The total S-GAG content of samples was determined by binding to the metachromatic dye 1,9-dimethylmethylene blue (DMMB) [see the method of Farndale R W, Buttle D J and Barrett A J. Improved quantitation and discrimination of sulfated glycosaminoglycans by use of dimethylmethylene blue. Biochim. Biophys. Acta: 883, 173–177, 1986]. A standard curve was prepared using a commercially available chondroitin sulfate A (ChSA) derived from bovine tracheal cartilage (ICN USA) in 96-well microtitre plates. ChSA standard and Peptacan samples were diluted in 0.2% sodium formate before DMMB reagent was added and the absorbance at 535 nm read immediately. Softmax software was used to construct a standard curve and calculate the concentration of S-GAG in samples.

3.6 Composite Agarose Polyacrylamide Gel Electrophoresis (CAPAGE)

Standard ChSA and GAG-peptide samples prepared by the methods described herein were dissolved in H2O at the concentrations of 1.0–3.0 mg/ml and then mixed 1:1 with CAPAGE sample loading buffer (20 mM Tris-acetate, pH6.3, 1 mM Na2SO4, 60% sucrose and 0.01% bromophenol blue). Twenty micro liters of each sample, equivalent to 10 μg of GAG, was loaded into wells of 2 mm thick CAPAGE gel (0.6% agarose, 1.2% acrylamide, 10 mM Tris-acetate pH 6.3 and 0.25 mM sodium sulfate) and electrophoresed in the CAPAGE running buffer (10 mM Tris-acetate pH 6.3, 0.25 mM Na2SO4) at 150 V for 2 h. The gel was stained in a solution of 0.02% toluidine blue in 0.1 M acetic acid for 1 h, de-stained in 0.5 M acetic acid for 2 h and dried on an agarose gel-bound film. The dried gel was rinsed with H2O, scanned and digitalised as an electronic image then dried in a Bio-Rad Gelair drier for storage.

3.7 Determination of the Concentration Dependent Anticoagulant Effects of CaP, GAG-peptide Complex Preparations and Commercial Chondroitin Sulfate Preparations as Assessed from the Activated Partial Thromboplastin Time (aPTT)

Pharmaceutical quality chondroitin sulfate were obtained from Bioiberica, Barcelona, Spain (ChS#1) and Sigma Chemical Co St Louis, Mo., USA (ChS#2). Calcium peptacan (CaP), and GAG-peptide (GAG-P), prepared as described herein, were evaluated for their anticoagulant activities using a commercial aPTT reagent (Actin FSL activated PTT reagent, Dade-Behring Margurg GmbH, Marburg, Germany) and a standard human plasma: (Ci-Trol Coagulation Control level 2, Dade-Behring Margurg GmbH, Marburg, Germany) according to the protocol supplied by the manufacturer. Stock solutions of the test preparations were dissolved in 0.025M calcium chloride and serially diluted in this buffer to correspond to the concentrations of 0–1.25 mg/mL. The aPTT times were determined by the addition of these solutions to a mixture of the Actin FSL reagent and control plasma held at 37° C. in cuvettes of a fibrin-timer (Dade-Behring Margurg GmbH, Marburg, Germany). This instrument quantitated the time in seconds for clot formation. All samples were assayed in duplicate and the mean values plotted against concentration using a semi-log scale.

Example 4

4.1 Preparation of Glycosaminglycan Peptide (GAG-P), INR-918R, from Cartilage Residual Particles Using Ascorbic Acid.

An aliquot of the residue remaining from the preparation of Calcium Peptacan from bovine tracheal cartilage according to Patent PCT/AU03/00061 was thoroughly washed with cold purified water until free of any inorganic salts. The particles were suspended in water then filtered through a sinter glass funnel under vacuum and the residue pressed dry and air sucked through until all the adhering water was removed. 100 grams of this washed residue was suspended in 1 liter of 0.5M sodium hydroxide and stirred continuously for 20 hours at 37° C. The solution was then allowed to cool to ambient temperature and the pH adjusted to 7.0 by the addition of powdered ascorbic acid. To the solution was then added 1 gram of activated charcoal and the mixture filtered through a bed of diatomized earth (Celite #512) under vacuum. The clear filtrate was then subjected to rotary evaporation to remove the excess water leaving a brown, highly viscose syrup (yield 116 grams). On standing for several days at 4° C. in the refrigerator this syrup crystallised to yield a light brown solid. This material was subjected to direct biochemical analysis and also characterised by gel permeation chromatography on Superdex-200 following dialysis against purified water the fractions being monitored for sulfated glycosaminoglycans (FIG. 18) and protein (FIG. 19) using methods described herein.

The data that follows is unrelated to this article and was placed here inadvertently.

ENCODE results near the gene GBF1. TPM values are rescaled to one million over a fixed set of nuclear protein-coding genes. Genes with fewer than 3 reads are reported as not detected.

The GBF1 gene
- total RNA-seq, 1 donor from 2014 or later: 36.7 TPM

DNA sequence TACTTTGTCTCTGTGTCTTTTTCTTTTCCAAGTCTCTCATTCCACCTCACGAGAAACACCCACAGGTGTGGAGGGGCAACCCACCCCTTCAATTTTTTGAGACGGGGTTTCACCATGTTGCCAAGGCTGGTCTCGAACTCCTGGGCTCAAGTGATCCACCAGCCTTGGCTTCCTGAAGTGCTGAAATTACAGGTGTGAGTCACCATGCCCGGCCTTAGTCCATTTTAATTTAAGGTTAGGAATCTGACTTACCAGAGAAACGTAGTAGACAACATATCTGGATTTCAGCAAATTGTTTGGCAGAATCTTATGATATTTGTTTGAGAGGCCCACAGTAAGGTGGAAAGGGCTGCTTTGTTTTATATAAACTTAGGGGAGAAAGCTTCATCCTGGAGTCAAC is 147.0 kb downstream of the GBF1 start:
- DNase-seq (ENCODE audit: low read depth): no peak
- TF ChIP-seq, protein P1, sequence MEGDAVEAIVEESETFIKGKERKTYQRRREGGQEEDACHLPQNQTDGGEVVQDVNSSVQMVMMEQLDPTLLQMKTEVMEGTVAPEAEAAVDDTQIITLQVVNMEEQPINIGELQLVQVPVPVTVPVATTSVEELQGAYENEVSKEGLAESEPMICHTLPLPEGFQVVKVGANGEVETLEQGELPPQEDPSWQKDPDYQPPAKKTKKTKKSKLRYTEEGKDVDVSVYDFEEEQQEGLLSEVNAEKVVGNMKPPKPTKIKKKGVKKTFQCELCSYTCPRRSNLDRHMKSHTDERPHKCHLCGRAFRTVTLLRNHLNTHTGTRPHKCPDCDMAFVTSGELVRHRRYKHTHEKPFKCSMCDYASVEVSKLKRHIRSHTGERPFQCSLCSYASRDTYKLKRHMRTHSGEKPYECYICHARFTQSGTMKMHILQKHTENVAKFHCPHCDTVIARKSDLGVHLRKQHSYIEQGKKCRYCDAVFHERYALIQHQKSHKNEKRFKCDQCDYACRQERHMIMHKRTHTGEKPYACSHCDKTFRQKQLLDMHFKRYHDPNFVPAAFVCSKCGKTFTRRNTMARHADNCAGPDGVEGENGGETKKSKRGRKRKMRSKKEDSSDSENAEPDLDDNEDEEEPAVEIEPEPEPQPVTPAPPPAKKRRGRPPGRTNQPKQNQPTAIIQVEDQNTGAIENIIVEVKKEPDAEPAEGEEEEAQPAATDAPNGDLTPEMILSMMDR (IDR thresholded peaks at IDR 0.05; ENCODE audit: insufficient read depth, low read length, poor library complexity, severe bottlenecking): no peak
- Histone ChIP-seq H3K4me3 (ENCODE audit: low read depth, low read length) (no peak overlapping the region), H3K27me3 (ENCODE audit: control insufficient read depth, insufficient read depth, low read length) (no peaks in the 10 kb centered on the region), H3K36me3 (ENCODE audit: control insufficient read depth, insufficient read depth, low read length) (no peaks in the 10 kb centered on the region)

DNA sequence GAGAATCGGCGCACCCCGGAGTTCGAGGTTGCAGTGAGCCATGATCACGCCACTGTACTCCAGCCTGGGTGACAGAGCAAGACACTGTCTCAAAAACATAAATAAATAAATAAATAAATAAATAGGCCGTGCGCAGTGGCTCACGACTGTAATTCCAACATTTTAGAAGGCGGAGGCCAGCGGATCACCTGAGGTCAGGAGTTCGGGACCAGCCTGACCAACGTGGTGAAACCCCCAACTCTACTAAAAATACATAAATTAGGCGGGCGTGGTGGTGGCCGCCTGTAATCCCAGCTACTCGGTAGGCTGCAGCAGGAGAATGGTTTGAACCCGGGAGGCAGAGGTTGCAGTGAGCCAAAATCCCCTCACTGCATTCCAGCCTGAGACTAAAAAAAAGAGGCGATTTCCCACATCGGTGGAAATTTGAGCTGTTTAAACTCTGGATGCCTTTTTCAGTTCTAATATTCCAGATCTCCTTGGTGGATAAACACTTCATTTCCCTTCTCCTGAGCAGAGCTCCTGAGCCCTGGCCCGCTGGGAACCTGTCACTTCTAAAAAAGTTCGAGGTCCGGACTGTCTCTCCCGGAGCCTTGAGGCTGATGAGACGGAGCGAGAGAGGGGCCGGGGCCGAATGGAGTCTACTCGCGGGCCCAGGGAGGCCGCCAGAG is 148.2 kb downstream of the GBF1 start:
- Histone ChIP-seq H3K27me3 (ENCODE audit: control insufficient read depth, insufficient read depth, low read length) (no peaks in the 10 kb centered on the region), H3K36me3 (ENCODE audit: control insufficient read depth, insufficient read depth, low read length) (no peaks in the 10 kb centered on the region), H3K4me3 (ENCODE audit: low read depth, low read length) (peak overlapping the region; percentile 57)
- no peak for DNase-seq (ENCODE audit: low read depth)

4.2 Preparation of Glycosaminglycan Peptide (GAG-P), INR-919R, from Cartilage Residual Particles Using Acetic Acid.

An aliquot of the residue remaining from the preparation of calcium peptacan from bovine tracheal cartilage produced according to the method disclosed in PCT/AU03/00061 was thoroughly washed with cold distilled water until free of any inorganic salts. The particles suspended in water were then filtered through a sinter glass funnel under vacuum and the residue pressed dry and air sucked through until all the adhering water was removed. 100 grams of this washed residue was suspended in 1 liter of 0.5M sodium hydroxide and stirred continuously for 20 hours at 37° C. The solution was then allowed to cool to ambient temperature and the pH adjusted to 7.0 by the addition of glacial acetic acid. To the solution was then added 1 gram of activated charcoal and the mixture filtered through a bed of diatomized earth (Celite #512) under vacuum. The clear filtrate was then subjected to rotary evaporation to remove the excess water leaving a light brown coloured solid. This material was subjected to direct biochemical analysis and also characterised by gel permeation chromatography on Superdex-200 following dialysis against purified water the fractions being monitored for sulfated glycosaminoglycans (FIG. 18) and protein (FIG. 19) using methods described herein.